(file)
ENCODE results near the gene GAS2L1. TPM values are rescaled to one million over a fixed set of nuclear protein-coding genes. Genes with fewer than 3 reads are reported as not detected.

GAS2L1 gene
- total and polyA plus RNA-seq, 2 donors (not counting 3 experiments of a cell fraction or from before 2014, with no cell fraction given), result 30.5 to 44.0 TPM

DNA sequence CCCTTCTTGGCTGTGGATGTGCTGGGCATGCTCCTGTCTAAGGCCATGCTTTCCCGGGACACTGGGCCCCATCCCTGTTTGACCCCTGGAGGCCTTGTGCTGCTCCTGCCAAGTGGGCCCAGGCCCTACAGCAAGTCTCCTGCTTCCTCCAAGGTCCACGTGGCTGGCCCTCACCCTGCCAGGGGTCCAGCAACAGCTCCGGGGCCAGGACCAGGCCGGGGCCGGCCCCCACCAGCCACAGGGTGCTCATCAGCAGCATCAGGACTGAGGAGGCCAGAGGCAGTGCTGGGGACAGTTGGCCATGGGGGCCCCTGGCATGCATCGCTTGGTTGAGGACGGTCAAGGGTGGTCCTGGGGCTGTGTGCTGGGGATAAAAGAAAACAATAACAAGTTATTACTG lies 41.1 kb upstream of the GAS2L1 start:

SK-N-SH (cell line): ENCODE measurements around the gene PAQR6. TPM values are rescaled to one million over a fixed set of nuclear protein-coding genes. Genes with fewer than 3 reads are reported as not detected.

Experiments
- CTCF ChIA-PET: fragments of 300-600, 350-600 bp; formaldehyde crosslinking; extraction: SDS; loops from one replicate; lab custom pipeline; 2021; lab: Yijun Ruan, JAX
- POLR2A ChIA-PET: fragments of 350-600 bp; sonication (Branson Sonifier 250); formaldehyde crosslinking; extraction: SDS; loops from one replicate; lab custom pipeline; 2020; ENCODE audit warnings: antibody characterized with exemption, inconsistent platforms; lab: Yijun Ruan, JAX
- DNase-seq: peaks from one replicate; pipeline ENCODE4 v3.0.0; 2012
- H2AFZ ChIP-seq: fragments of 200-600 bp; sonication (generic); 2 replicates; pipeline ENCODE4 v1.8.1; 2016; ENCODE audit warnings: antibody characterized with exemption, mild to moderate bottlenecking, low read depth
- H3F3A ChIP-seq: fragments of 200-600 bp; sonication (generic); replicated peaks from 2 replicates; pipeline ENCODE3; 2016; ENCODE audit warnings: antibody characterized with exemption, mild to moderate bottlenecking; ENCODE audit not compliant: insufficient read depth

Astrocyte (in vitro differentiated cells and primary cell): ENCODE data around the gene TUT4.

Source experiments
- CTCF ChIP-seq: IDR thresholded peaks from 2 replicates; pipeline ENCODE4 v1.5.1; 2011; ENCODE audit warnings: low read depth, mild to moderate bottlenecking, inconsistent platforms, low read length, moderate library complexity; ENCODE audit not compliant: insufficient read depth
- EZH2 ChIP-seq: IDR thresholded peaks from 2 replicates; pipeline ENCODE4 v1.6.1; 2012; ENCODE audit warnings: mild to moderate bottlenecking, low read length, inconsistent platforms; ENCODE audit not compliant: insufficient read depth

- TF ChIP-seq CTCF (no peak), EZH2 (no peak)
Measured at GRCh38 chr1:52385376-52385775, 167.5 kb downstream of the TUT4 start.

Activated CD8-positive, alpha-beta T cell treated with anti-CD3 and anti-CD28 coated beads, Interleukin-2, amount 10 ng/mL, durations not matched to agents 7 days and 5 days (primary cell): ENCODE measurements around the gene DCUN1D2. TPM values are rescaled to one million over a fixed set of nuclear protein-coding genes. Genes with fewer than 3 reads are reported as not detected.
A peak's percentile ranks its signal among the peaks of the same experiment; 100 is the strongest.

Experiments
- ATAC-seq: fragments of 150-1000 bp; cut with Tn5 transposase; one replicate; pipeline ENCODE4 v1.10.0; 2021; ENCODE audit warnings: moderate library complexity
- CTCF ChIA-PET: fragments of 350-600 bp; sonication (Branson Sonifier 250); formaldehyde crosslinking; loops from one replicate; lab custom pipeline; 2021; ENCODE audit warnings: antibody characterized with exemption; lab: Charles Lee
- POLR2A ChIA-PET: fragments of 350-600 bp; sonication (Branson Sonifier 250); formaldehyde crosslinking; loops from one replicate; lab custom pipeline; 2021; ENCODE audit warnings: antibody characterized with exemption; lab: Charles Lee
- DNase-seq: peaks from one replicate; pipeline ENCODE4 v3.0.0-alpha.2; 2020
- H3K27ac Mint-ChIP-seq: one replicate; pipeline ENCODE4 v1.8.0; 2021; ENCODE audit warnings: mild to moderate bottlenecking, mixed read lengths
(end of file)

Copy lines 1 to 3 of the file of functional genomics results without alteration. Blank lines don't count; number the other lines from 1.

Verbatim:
ENCODE results near the gene GAS2L1. TPM values are rescaled to one million over a fixed set of nuclear protein-coding genes. Genes with fewer than 3 reads are reported as not detected.

GAS2L1 gene
- total and polyA plus RNA-seq, 2 donors (not counting 3 experiments of a cell fraction or from before 2014, with no cell fraction given), result 30.5 to 44.0 TPM